Saturday, 1 September 2018

On Knowledge

Do we know more and more about less and less? St. Paul knew less and less about more and more; he liked it that way. Disaster equation: all knowledge plus all wisdom minus all love equals tragedy. We live in tragic times.
            I recall Brautigan’s poem on ‘cybernetic ecology’ All Watched Over by Machines of Loving Grace. They’re here, not as foreseen. They know more and more and especially ever more about us. They know the truth and the false and dish out either impartially.
            We need real mothers, not machine mothers. Absent real mothers, we have the Mother of God, the Lady of Grace. To have real mothers, we need real lovers, not machine lovers. I recall Aquinas who knew everything in the 13th century. After a vision at the end of his life, he wrote nothing more: ‘After what has been revealed to me, all I have written seems to me as straw’. Yet Jesus also spoke to Thomas, saying “You have written well of me.’ This is the straw spun into gold by the lady in the tower who escaped by climbing down a rope made of her own golden hair. Seeing, sensing, hearing, knowing.

Friday, 31 August 2018

On Voting

On Voting
St. Paul identified himself, saying “I am … a citizen of no mean city” being Tarsus, of Cilicia (Asia Minor), now in modern Turkey. To be a citizen was, and still is, an honour, while being a stateless person is a complication at best: perhaps more likely a troubled status.
            Some find our Parliament too much like a circus, with acrobats doing flip-flops and hanging by their toes: confronted with politicians too hard to respect, they’re tempted not to vote. If both sides of politics (meaning the affairs of the city — polis in Greek — or matters for the whole body of citizens) lack creditable candidates, what to do?
            Idealists shudder at the thought of the essentially democratic process of compromise, confronted with uncompromising factions, cabals and ideologues. We long for benevolent, charismatic, successful politicians and discover left- and right-wing weaknesses. We are, however, citizens.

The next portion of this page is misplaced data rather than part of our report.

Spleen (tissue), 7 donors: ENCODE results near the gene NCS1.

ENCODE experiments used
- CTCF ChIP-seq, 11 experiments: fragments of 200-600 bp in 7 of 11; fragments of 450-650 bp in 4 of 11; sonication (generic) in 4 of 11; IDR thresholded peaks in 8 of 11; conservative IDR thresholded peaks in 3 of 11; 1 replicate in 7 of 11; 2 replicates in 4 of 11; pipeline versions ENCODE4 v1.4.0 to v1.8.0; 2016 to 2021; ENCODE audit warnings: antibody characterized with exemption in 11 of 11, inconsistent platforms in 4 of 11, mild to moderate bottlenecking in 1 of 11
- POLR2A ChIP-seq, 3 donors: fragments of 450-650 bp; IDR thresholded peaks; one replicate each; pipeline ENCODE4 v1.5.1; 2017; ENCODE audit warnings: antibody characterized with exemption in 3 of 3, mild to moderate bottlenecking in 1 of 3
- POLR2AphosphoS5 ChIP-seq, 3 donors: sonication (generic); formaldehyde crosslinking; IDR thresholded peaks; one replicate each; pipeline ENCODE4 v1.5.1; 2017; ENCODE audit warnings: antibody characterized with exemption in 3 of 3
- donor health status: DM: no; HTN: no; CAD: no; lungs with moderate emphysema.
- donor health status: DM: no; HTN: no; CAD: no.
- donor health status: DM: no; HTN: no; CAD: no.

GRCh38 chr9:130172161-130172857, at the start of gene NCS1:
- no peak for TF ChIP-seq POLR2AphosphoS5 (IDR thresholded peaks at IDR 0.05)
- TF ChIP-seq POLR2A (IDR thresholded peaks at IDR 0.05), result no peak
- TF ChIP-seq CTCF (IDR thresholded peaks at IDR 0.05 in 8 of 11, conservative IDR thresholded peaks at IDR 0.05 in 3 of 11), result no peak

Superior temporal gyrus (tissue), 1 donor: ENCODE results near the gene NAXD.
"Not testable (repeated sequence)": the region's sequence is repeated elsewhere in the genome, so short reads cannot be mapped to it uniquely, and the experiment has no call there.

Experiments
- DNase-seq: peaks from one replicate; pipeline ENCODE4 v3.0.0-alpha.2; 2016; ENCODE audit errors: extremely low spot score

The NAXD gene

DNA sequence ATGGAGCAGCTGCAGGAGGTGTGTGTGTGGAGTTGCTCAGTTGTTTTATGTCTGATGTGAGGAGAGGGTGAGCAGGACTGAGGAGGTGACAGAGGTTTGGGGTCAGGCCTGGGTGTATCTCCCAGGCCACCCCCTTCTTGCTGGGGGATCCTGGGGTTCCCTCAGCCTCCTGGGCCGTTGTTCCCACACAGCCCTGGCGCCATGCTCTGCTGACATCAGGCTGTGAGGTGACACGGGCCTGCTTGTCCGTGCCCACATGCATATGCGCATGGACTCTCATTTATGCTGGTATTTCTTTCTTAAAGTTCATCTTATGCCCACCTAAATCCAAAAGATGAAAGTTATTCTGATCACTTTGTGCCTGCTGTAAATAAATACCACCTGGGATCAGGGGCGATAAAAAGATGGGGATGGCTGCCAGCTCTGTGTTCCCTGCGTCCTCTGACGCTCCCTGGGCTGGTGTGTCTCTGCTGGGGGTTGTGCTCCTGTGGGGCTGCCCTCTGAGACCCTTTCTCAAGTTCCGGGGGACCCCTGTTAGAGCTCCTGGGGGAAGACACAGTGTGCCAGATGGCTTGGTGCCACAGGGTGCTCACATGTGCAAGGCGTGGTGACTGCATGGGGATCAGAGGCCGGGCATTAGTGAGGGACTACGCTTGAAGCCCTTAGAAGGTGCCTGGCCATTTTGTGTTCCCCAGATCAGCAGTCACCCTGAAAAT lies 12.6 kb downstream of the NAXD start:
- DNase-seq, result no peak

We are citizens of no mean country. We must use thoughts and hearts to find those closest to our principles, even when choosing from the charmless, ignorant, divisive: we have an obligation to the affairs of the citizen body, matters before the nation. There is never perfection. But we can do the honourable thing, and vote.

Wednesday, 11 July 2018

On Relationshhips

I sometimes think of Traleg Rinpoche, the incarnated guardian of a Tibetan tradition. I knew him peripherally, met briefly a few times, yet he was generous to a Christian looking in to his world from outside. This good man, highly educated in both Tibetan and Western ways, had a skill of relationship that appears to last beyond death.
I’ve heard it said that the body is the city of illusion, but to us it seems architectural in its solidity. Relationships are cities of illusion also, though to us full of pulsing traffic as in noon sun. What if they are empty, deserted streets of blinded walls? Sometimes we continue holding on to relationships that keep trying to almost not work. These are on the shaded side of life.
The relationships of living to living are not like those of living to dead. Relationships to saints, for example, are intercessory, delimited, mediatory. Relationships to ancestors: protective, intriguing, defining. To the lost and sought: cherishing, appealing, wounding. A thought may be the lightest touch, or an unending stream of emotion — a motion towards another reality — groping toward resolution of outraged love. Seek, then, harmonious, well-tempered relationships: we have only so much time.

Tuesday, 19 June 2018

On Taxing Times

The doers of good works are getting desperate. Every day mailbox, email, phones from charity appeals. Tax time: a chance to do more. We ought to pay more tax, of course; it could solve so much. Except that governments shift tax money into false imprisonment and colonial misadventures, such a waste. The truth is suffering, says Buddha. What to do? Who to trust?